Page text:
Change car battery step by step 0-2,reconditioned smartphone battery 4000mah,lead batteries work worksheet,honda hybrid battery rebuild guide - Easy Way

You’ll first want to ensure the vehicle is off, in park, and remove the keys from the ignition.
Car batteries are typically very heavy, between 40-60 pounds, so keep this in mind when lifting the battery out.
At this point you’ll want to clean off any residue or corrosion in the battery trap, from the hold-down strap, and the terminals of the cables.
Once everything is clean and completely dry, place the new battery in the vehicle’s battery tray. Optionally (but recommended) you may spray each of the new terminals with a small amount of anti corrosion solution in order to get the most out of your new battery and to prevent having to clean off corrosion early on. Carefully re-attach the cables to the terminals, taking care to place the red cable on the red terminal and the black cable on the black terminal. Once you’re confident everything is done, secured, and in place snugly, do a quick once-over.
We hope this guide properly explained how to change a car battery so you can save some money by doing it yourself instead of paying for someone at a garage to change your car battery.
About Latest Posts Lee Porter Latest posts by Lee Porter (see all)Car Polish and T-Cut, What’s the differences?
One of the most common things to go wrong when you’re least expecting it is the car battery. However, it doesn’t have to be like this and it’s actually quite easy to change your own car battery before it comes close to the end. The first thing to do is to turn off your engine and ensure the car is parked with the handbrake on. Next, open up the bonnet and place a blanket over the bumper and front of the car to prevent issues with battery acid burning through paint. Often the battery tray will be rusty and in this case it’s best to clean it with a little baking soda diluted in water. Next, lift the new battery up and place it on the tray making sure that you get help if it’s too heavy. Your car’s battery should now be fine and there should be no real worries about coming out one morning and it being dead.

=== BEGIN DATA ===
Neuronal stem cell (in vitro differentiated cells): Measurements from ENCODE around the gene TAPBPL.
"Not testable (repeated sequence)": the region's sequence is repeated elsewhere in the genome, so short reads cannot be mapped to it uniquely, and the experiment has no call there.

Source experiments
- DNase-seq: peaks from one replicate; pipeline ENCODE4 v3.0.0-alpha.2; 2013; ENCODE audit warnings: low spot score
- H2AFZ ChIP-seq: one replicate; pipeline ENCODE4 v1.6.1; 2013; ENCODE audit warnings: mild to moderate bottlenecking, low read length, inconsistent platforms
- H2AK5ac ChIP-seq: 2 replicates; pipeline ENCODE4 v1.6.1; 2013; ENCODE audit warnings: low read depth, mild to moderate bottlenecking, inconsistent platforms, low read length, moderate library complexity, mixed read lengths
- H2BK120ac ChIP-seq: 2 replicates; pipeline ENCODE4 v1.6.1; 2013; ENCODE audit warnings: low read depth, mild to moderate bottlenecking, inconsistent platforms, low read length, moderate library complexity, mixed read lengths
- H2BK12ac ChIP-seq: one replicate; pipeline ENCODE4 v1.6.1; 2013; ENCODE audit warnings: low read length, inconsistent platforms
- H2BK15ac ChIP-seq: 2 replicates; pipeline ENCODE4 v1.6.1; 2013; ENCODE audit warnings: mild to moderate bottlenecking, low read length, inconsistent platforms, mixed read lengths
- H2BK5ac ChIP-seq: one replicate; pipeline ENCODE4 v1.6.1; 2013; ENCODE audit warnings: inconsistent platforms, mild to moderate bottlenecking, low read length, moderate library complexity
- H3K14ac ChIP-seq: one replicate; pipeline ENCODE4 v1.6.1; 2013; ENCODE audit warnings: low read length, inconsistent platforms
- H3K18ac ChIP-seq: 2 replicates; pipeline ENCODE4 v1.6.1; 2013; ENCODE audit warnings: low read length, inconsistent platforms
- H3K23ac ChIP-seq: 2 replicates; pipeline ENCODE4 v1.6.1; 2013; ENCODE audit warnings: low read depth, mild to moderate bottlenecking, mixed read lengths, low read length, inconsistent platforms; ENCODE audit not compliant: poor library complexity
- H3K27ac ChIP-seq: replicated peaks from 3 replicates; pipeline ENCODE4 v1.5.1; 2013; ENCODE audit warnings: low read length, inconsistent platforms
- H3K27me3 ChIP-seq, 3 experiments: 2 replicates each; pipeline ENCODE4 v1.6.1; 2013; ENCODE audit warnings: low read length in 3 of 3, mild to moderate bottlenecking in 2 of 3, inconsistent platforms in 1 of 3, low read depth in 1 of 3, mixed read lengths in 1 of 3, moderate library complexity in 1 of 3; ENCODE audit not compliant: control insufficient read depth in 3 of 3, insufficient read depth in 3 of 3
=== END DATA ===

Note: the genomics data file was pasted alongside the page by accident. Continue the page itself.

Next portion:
Finally, bring the old battery to the recycling centre to ensure that it is disposed of properly.
These tips will ensure you can remove, fit and also go the right way around recycling your old battery and prevent any issues.
The process is virtually identical for all makes and models of vehicles unless you have a specialty hybrid or electric vehicle, at which point you would need to refer to your dealership. Place the strap you previously removed back over the new battery as it was before and secure the clamp via the method you previously used to remove it, making sure it’s securely in position and doesn’t move around at all.

You may need a wrench in order to loosen the bolt enough to wiggle the cable free from the terminal.
Secure your new battery in place with the hold-down strap you previous removed and ensure it’s tight and snug as you don’t want the battery moving around or shifting while you drive.
Try and move the battery back and forth in place to ensure the hold-down strap is on and secure.
Visit Car Cosmetic’s blog to find more helpful tips and guides to keeping your vehicle in tip-top shape! We all know the feeling; we go out one cold morning only to hear the sound of the battery dying and the car failing to start. It will save you on the price of garage fees and ensures your car doesn’t have a malfunction of any sort. This is because they often can fall off the battery and disappear into the engine never to be seen again – an issue we often hear about at Alpha Batteries.
Batteries can cause all sorts of environmental issues, so ensuring it’s recycled in the right manner will prevent problems.